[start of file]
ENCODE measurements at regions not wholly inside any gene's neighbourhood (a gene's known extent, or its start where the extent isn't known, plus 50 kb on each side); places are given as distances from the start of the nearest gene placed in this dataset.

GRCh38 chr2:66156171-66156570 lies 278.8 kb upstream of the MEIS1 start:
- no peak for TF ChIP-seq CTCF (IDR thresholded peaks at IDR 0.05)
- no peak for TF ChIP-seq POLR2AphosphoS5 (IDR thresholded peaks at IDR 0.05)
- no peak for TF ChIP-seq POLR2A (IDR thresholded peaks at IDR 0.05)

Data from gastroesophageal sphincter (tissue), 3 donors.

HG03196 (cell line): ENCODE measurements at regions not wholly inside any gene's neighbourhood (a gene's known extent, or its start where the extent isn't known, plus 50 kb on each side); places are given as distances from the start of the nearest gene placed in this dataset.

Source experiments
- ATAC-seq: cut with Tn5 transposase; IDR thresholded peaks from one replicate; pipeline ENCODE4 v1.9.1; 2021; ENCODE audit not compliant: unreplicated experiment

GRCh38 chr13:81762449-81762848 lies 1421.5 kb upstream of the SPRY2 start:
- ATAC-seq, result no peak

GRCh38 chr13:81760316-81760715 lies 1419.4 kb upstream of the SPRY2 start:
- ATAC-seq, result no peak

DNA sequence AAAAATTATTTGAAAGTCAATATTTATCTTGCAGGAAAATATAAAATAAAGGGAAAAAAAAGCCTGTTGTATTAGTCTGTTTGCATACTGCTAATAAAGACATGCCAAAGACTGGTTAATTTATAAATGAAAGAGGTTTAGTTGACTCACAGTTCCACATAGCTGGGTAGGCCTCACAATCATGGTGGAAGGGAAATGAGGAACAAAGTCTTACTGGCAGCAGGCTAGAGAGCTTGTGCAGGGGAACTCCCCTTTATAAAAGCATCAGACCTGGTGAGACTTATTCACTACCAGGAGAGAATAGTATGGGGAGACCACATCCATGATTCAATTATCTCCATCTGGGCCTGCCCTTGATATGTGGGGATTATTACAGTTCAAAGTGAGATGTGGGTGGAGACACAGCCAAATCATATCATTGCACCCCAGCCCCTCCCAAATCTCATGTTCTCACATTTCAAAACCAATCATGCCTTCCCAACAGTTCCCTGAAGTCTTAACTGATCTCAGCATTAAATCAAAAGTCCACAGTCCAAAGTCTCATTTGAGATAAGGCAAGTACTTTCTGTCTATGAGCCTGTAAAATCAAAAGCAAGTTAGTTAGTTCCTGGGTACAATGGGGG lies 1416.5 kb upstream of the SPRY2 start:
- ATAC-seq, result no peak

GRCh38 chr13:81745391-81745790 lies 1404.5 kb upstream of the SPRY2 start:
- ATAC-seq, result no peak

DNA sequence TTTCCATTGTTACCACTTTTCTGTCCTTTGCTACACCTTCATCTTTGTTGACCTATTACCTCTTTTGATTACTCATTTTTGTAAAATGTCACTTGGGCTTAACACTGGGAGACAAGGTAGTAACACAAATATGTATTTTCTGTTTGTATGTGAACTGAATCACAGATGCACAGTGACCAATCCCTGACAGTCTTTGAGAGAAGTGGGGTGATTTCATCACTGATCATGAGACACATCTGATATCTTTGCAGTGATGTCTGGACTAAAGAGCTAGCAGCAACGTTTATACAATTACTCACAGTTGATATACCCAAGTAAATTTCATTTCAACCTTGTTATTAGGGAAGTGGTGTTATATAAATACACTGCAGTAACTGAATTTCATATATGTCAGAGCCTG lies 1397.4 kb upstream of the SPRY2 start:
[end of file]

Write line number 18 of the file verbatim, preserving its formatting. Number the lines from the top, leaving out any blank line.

DNA sequence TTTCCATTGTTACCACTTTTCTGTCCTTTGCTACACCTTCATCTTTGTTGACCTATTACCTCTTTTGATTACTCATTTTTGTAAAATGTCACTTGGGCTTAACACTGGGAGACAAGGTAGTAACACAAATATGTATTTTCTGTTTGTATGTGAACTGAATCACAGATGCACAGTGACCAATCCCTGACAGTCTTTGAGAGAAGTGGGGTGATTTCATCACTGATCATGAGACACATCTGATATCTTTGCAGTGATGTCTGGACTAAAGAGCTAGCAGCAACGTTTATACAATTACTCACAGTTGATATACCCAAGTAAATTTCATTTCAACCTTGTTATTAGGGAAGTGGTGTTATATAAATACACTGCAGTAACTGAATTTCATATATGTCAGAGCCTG lies 1397.4 kb upstream of the SPRY2 start: